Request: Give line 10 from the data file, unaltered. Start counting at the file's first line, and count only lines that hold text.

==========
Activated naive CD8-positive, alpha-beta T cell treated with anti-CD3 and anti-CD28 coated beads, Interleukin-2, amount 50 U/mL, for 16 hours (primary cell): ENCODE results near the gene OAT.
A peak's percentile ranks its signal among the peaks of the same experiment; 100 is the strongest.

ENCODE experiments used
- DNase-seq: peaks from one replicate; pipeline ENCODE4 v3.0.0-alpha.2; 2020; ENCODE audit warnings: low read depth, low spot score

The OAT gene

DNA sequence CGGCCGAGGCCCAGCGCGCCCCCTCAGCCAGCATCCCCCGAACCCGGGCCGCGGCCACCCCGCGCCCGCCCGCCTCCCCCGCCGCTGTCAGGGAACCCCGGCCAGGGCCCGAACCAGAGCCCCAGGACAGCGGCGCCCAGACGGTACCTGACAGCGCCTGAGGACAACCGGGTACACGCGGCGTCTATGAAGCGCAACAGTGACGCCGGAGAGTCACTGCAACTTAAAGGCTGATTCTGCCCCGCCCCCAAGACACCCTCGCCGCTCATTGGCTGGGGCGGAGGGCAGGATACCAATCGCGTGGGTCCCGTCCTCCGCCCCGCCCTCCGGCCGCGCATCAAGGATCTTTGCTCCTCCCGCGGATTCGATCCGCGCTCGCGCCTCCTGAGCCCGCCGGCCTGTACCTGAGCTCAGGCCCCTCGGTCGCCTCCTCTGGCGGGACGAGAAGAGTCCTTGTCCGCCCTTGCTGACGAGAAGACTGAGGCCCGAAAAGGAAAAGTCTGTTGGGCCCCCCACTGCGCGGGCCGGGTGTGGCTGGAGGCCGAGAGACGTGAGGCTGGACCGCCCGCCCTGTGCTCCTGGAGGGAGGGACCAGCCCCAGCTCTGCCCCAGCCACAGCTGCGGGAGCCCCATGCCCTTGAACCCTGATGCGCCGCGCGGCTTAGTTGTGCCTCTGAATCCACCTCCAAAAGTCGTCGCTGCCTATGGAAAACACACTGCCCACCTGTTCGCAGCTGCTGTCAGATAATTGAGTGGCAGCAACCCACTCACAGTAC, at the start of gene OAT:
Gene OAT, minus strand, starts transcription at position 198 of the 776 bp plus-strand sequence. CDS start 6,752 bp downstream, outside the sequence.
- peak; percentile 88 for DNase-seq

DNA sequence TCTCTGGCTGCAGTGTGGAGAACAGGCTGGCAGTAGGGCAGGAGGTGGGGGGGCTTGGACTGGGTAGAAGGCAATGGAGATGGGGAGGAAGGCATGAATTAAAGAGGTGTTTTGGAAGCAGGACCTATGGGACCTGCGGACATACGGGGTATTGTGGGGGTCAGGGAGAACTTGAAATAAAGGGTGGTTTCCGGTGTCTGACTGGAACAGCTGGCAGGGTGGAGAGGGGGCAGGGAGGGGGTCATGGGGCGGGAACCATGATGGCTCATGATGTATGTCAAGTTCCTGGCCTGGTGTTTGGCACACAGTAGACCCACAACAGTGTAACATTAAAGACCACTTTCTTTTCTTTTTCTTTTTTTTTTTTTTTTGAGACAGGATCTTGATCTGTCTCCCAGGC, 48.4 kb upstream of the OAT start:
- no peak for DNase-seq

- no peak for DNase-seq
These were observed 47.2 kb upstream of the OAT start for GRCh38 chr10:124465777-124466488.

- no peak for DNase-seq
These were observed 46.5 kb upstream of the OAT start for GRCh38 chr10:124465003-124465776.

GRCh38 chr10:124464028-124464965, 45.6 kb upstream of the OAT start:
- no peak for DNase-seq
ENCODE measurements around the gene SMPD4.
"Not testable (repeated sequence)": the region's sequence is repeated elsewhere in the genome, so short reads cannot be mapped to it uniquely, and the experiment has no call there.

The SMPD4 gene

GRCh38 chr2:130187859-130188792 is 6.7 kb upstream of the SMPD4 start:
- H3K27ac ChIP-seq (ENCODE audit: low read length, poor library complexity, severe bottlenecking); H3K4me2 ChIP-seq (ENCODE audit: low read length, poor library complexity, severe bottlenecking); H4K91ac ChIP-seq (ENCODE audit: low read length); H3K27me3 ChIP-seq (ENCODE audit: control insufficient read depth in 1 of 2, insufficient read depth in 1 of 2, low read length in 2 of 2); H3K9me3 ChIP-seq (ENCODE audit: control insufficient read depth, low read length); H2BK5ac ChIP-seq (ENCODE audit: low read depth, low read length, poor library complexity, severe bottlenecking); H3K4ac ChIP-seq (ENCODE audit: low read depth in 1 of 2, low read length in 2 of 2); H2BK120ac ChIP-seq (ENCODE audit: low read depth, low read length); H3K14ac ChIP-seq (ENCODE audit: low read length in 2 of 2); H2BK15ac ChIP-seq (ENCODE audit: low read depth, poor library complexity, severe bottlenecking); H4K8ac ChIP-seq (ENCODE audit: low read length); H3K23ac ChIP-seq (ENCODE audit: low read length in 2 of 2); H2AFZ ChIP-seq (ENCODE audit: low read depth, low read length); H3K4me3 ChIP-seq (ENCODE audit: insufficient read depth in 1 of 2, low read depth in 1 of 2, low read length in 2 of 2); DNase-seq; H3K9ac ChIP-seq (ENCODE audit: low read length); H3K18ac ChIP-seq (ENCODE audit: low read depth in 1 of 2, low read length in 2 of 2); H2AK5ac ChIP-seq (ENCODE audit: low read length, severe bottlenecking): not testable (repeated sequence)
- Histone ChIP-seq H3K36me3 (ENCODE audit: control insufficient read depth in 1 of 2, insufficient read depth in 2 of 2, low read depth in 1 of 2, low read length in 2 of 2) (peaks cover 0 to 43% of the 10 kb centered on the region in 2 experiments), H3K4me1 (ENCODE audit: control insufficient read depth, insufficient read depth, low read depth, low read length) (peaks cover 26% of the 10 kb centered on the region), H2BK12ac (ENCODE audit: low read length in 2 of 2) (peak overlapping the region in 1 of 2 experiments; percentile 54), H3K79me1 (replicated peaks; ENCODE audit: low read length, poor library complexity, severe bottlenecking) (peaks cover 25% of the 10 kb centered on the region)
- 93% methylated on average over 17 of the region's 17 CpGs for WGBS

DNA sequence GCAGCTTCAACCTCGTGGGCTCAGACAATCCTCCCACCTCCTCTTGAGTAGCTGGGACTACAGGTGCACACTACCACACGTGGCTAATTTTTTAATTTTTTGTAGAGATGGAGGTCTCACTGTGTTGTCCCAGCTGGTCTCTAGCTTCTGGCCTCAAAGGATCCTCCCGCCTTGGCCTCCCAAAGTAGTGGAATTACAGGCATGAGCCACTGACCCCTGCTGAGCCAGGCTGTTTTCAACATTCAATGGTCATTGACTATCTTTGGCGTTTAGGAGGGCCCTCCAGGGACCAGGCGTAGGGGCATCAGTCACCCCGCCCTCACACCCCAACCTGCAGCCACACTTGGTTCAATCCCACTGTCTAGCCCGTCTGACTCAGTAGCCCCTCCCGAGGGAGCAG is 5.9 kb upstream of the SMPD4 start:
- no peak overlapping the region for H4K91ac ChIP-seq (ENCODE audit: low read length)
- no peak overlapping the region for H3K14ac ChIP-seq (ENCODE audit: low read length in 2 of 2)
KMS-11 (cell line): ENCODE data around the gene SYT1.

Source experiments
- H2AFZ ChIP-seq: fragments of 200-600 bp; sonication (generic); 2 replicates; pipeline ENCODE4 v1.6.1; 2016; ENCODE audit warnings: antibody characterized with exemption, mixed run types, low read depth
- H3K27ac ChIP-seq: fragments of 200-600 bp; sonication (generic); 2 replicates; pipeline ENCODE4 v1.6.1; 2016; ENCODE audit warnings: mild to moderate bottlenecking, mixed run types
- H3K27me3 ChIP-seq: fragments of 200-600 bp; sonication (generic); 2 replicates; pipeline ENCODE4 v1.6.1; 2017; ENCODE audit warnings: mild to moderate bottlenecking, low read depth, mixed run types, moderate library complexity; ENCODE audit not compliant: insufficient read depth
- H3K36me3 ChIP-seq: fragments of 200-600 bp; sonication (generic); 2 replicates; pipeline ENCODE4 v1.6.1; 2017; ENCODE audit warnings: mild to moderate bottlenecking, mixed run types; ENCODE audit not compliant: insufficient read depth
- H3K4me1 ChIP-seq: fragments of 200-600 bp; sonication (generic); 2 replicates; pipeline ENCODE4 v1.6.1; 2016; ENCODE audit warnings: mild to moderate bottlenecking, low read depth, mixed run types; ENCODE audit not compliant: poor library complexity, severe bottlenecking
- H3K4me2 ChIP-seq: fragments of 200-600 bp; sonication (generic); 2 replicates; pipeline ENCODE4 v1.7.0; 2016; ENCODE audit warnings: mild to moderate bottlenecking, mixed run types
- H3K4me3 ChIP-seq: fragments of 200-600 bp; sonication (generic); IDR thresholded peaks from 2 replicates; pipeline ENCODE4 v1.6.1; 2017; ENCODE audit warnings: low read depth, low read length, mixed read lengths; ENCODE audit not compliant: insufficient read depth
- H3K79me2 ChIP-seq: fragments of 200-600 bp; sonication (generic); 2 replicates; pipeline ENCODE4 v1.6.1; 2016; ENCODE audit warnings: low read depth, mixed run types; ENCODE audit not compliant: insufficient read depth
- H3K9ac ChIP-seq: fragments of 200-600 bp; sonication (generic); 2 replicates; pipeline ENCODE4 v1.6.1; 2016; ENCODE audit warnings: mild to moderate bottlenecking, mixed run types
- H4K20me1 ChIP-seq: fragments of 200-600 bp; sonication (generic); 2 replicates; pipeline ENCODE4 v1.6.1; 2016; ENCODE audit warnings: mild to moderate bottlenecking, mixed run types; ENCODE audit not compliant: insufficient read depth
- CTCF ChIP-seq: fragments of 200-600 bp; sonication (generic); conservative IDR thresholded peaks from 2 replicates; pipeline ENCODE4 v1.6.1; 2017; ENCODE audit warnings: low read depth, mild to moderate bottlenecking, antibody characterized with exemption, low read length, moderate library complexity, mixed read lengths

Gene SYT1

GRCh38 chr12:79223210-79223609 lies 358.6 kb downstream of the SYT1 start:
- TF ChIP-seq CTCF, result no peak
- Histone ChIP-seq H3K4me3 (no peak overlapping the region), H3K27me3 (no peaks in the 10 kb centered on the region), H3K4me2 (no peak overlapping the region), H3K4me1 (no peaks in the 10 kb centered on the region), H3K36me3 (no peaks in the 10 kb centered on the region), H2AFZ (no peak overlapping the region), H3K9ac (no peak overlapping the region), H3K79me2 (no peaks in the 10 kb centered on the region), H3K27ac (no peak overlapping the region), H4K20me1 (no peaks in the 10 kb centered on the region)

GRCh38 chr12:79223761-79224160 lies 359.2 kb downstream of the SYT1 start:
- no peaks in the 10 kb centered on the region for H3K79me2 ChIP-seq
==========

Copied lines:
- no peak for DNase-seq